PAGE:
Big firms eye Mindanao rail project
BIG LOCAL and foreign conglomerates are taking a closer look at a massive railway line linking key cities in Mindanao, a “high priority” project of the Duterte administration, despite scant details released so far.
Top officials of San Miguel Corp., Malaysia’s MTD Group and the group of businessman Manuel V. Pangilinan said they were keen on exploring the project. An executive of Ayala Corp. said they were withholding comment until further details were released.
The Department of Transportation last week announced it was open to accepting unsolicited proposals for the Mindanao railway project.
This mode of procurement was avoided during the Aquino administration, which had a public bias against unsolicited proposals. This refers to project proposals offered by the private sector to be eventually placed under a Swiss challenge, where rival groups are allowed to submit a better offer than the proponent for a chance to win the deal.
Cherie Mercado, transportation department spokesperson, said in a text message that the Mindanao railway line was a “high priority” project but she declined to give added details, suggesting the project was still in the early stage of planning.
She said the department’s railways group still needed to consult with stakeholders, meaning affected communities, business groups and local government units, “on the best alignment” for the project.
Nevertheless, San Miguel Corp. president Ramon S. Ang said they would study the project, as did Ferdinand Inacay, president of the railways unit of Pangilinan-led Manila Electric Co.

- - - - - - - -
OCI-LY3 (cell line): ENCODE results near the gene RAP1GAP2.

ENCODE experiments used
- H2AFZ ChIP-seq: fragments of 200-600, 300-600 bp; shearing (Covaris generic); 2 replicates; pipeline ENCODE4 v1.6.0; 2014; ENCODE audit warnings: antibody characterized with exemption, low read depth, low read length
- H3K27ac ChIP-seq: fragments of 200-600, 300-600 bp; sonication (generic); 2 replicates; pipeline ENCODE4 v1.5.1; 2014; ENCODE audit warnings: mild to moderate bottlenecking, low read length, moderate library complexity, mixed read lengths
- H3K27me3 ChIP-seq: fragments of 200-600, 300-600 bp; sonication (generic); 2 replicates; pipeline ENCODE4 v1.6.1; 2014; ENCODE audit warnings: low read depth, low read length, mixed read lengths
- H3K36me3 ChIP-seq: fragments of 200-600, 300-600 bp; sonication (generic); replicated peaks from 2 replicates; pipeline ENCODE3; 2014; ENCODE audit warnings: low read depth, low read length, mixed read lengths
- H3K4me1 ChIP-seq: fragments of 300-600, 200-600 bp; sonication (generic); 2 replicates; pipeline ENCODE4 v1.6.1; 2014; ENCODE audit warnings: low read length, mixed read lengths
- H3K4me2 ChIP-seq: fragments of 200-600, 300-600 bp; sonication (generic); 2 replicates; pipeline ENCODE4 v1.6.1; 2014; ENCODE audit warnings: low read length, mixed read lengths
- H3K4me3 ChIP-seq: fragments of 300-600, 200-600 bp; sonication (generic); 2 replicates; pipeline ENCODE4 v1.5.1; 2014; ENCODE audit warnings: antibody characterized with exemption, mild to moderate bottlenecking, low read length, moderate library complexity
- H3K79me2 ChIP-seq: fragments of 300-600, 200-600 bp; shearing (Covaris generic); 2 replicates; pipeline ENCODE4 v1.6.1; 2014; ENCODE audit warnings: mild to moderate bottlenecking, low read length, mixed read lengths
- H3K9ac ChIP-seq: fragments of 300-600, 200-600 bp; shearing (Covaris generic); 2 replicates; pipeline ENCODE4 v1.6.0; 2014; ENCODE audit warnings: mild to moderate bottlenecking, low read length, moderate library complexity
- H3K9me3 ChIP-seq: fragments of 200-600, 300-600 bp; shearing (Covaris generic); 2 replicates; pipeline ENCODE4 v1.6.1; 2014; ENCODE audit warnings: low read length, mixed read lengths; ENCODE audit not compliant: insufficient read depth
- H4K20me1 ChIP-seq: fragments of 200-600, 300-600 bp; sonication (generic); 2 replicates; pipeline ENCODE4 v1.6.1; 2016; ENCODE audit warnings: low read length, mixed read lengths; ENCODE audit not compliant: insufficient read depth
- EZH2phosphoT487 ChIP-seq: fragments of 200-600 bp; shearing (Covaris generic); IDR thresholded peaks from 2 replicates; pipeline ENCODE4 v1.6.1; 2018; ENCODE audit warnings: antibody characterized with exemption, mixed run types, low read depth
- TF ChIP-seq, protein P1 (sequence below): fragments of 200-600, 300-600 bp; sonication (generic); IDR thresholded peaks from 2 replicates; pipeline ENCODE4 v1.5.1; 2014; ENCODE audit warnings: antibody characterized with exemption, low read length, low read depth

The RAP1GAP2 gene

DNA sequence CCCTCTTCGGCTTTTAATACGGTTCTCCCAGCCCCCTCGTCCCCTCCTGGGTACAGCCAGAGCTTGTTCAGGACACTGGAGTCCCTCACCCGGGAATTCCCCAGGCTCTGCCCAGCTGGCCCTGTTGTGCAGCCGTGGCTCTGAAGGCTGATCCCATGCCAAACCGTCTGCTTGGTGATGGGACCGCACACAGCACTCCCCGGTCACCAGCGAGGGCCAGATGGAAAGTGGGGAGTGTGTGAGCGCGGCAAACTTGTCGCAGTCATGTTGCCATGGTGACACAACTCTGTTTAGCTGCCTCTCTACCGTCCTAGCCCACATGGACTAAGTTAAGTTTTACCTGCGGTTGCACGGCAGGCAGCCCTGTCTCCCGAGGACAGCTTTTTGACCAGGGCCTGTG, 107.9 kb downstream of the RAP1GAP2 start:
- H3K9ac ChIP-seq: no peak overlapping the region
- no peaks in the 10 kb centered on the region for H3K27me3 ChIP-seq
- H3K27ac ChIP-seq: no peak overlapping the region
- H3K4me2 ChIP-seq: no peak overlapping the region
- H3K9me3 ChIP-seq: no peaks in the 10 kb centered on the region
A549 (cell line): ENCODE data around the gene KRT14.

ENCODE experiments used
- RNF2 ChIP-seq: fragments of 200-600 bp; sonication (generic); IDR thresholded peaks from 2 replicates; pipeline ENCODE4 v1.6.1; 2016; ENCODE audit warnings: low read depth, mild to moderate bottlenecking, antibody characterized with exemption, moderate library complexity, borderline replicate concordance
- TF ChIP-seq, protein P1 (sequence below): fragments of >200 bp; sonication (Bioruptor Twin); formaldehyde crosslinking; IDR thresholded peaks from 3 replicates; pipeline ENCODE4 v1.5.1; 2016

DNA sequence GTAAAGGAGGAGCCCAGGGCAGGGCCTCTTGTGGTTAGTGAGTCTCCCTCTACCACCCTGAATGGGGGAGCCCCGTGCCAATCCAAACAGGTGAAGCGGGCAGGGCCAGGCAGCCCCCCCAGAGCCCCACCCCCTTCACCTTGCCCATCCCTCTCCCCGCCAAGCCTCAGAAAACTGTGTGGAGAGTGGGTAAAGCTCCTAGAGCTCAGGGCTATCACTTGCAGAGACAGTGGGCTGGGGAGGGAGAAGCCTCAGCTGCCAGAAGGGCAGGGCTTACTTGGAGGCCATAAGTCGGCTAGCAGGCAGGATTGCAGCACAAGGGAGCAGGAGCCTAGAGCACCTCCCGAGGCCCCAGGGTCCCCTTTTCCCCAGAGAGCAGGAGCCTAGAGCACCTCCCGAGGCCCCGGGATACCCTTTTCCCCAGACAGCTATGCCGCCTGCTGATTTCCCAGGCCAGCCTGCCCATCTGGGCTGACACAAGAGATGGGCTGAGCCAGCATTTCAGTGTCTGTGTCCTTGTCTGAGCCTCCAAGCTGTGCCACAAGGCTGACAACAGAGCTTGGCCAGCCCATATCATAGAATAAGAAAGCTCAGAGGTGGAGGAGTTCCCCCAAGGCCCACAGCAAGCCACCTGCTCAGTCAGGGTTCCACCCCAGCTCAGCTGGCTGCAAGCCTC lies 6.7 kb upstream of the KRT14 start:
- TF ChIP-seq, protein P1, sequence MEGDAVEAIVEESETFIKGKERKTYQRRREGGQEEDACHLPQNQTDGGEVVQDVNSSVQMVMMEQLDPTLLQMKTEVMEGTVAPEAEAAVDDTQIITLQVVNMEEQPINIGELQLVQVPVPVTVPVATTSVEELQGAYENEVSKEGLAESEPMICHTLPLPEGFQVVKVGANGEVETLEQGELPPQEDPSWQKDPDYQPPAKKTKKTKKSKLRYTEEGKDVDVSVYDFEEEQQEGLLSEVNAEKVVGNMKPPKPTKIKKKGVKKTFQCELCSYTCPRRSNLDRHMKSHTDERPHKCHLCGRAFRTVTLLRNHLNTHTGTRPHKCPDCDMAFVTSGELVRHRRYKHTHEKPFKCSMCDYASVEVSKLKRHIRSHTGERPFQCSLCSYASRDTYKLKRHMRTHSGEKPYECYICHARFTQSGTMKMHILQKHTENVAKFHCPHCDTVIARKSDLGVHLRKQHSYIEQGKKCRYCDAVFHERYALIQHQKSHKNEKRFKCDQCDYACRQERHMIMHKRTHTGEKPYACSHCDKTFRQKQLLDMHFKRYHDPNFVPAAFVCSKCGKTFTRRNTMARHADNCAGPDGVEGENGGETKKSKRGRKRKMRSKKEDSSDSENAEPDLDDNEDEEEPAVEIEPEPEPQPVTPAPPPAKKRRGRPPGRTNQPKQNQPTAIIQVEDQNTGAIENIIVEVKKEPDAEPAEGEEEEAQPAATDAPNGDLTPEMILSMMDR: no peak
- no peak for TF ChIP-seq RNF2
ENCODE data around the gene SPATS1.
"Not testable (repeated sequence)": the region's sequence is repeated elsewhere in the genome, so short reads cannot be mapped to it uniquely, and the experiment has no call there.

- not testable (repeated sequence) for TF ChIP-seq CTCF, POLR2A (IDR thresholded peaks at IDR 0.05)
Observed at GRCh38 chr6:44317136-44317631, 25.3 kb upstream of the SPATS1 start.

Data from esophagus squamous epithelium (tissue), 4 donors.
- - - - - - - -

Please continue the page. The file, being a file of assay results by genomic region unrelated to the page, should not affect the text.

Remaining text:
MTD Philippines president Isaac David said his group would like to participate in the project, but only as part of a much bigger consortium of companies, given its massive scale.
“It’s a project that we know to construct. However, the project does not only involve construction, it can also involve real estate development,” David said.
Ayala Corp. managing director John Eric Francia said the group needed more details, as it did not have adequate information on the government project.
“We still don’t know the financial viability of the project,” David said.
The project has been on the drawing board for years, but it never materialized. Historically, railway projects have been focused in Luzon, in particular the capital district of Metro Manila, the center of the country’s political and economic influence and also where road congestion is at its worst.
That policy has shifted with President Duterte, Davao’s long-time mayor and the first Philippine President to hail outside Luzon in more than five decades.
The National Economic and Development Authority (Neda) said last year that it was conducting the study for the Mindanao rail project, which was envisioned to link Cagayan de Oro, Iligan, Zamboanga City, Butuan, Surigao, Davao and General Santos.
Earlier reports said the railway project, once finished, would span 2,000 kilometers and would be broken up into several phases.
“The proposed railway transport service will play a major role toward improvement of Mindanao’s intra-island accessibility, linkages and seamless multimodal transport networks,” Neda said in its terms of reference in seeking consultants for the project.
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